(See the link for the APTA sign-on letter.)

by B on Nov 15, 2010 6:15 pm • linkreport

In short: you are exactly one of those misinformed Americans who believe that they're over taxed, but are very well off compared to any other western nation.

i agree with the main thrust of this argument, but i'd add that while other countries are taxed heavily compared to us, they get some awesome benefits compared to us -- namely, healthcare, but there are others. in America, we pay taxes, but we don't get much for them. sure, we get police and fire, but is that it? (And, if you're a minority, 'police' is not necessarily a benefit.) We get a huge war machine that terrorizes and controls the world to a large extent, and which is used to launch wars-via-credit-card, so our kids are will be even more broke/indebted than even today's kids. pretty sick. again, if you don't give people something for their taxes, they're not going to be overjoyed with paying them. there's a lesson in here somewhere.

there are a bunch of fun lines in that article -- this one is on point:

Europeans have these supports [health care, social services like subsidized day care, nearly-free college tuition, decent mass transit, etc.], but most Americans do not unless you pay a ton out of pocket. Or unless you are a member of Congress, which of course provide European-level support for its members and their families.

Bam. Congress critters get Euro-style healthcare, at least. The rest of America? Not so much.

by Peter Smith on Nov 15, 2010 6:22 pm • linkreport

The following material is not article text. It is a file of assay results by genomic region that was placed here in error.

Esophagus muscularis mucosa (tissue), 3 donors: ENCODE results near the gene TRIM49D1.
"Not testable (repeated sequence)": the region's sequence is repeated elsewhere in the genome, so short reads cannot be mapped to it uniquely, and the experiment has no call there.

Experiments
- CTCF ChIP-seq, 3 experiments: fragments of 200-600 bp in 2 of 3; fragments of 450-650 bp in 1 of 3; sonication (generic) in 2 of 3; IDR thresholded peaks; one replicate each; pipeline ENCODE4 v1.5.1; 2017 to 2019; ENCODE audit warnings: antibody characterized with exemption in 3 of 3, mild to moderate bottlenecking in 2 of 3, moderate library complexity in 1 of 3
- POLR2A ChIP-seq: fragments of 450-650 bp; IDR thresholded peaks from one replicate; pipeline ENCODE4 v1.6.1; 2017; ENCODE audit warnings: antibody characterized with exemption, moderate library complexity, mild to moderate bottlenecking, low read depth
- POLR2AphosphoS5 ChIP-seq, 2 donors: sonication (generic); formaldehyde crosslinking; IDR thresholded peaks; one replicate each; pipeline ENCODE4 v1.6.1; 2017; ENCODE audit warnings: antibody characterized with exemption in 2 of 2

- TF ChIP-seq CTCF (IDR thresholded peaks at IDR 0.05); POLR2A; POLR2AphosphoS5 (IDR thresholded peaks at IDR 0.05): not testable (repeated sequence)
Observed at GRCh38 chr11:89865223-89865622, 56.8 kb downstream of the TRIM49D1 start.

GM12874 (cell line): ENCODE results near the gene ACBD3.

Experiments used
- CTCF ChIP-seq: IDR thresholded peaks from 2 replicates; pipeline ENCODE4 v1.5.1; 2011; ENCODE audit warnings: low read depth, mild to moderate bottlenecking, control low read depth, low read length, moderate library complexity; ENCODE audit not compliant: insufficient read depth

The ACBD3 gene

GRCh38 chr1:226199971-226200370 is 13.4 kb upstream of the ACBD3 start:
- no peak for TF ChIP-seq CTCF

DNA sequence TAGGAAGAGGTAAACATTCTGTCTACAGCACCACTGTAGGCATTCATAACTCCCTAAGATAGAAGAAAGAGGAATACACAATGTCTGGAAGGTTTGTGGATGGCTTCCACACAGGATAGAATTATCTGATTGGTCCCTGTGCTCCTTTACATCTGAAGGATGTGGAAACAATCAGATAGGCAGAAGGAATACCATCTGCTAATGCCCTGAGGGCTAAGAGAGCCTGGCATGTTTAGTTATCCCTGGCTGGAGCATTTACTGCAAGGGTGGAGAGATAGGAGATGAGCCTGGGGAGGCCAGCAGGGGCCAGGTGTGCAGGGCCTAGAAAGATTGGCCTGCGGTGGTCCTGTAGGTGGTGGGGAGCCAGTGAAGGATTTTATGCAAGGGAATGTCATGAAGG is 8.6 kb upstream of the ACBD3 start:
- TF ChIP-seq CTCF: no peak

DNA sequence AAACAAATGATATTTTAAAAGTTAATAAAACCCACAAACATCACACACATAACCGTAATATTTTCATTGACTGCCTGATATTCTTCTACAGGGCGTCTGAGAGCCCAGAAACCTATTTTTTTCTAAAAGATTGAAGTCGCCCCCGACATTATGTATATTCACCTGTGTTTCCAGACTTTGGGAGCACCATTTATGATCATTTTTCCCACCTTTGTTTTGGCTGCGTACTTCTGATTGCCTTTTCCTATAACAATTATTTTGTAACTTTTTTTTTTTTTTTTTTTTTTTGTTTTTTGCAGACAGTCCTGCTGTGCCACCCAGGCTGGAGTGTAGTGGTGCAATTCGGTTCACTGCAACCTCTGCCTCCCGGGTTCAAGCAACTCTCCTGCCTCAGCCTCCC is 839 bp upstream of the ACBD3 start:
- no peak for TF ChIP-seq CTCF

the poor pay sales taxes
Big whoop, we all pay sales taxes.

you're in the top 15%.
I wasn't birthed into my salary. It took taking education seriously and working my way up the ladder in my career. That stat is bunk anyway. If I was employed in NYC I'd make more, if I was employed in Atlanta I'd make less.

why is it unfair that you save for your own retirement?
I never said anything of the sort.

by Jason on Nov 15, 2010 6:24 pm • linkreport

So Jasper's 5:37PM comment he advocates saving 20% of your income for retirement and for your health insurance and taxes to be over 50% of your income.

So we should pay for our housing, food, clothes, etc and present day expenses with only 30% of our income.

by Jason on Nov 15, 2010 6:43 pm • linkreport

Big whoop, we all pay sales taxes.

yes, it is 'big whoop' as you say.

it's about the ability to pay -- if you have lots of money/disposable income, then paying sales/other taxes might not have a big 'pain factor' for you. if, however, you only make just enough to survive, then you're going to feel a lot of pain from any taxes you pay. that's why we have a somewhat progressive-or-graduated income tax -- i.e. people making under $X/yr don't pay any income tax at all. our whole tax system (including income, sales, etc. taxes/credits/subsidies) is regressive, so i'd be happy with a tax system that was 'flat' or better, progressive.

i.e. Bill Gates wouldn't even feel a $1,000,000 tax. Most of the rest of us would be hurting, tho -- we'd probably end up in debtors' prison.

I wasn't birthed into my salary. It took taking education seriously and working my way up the ladder in my career.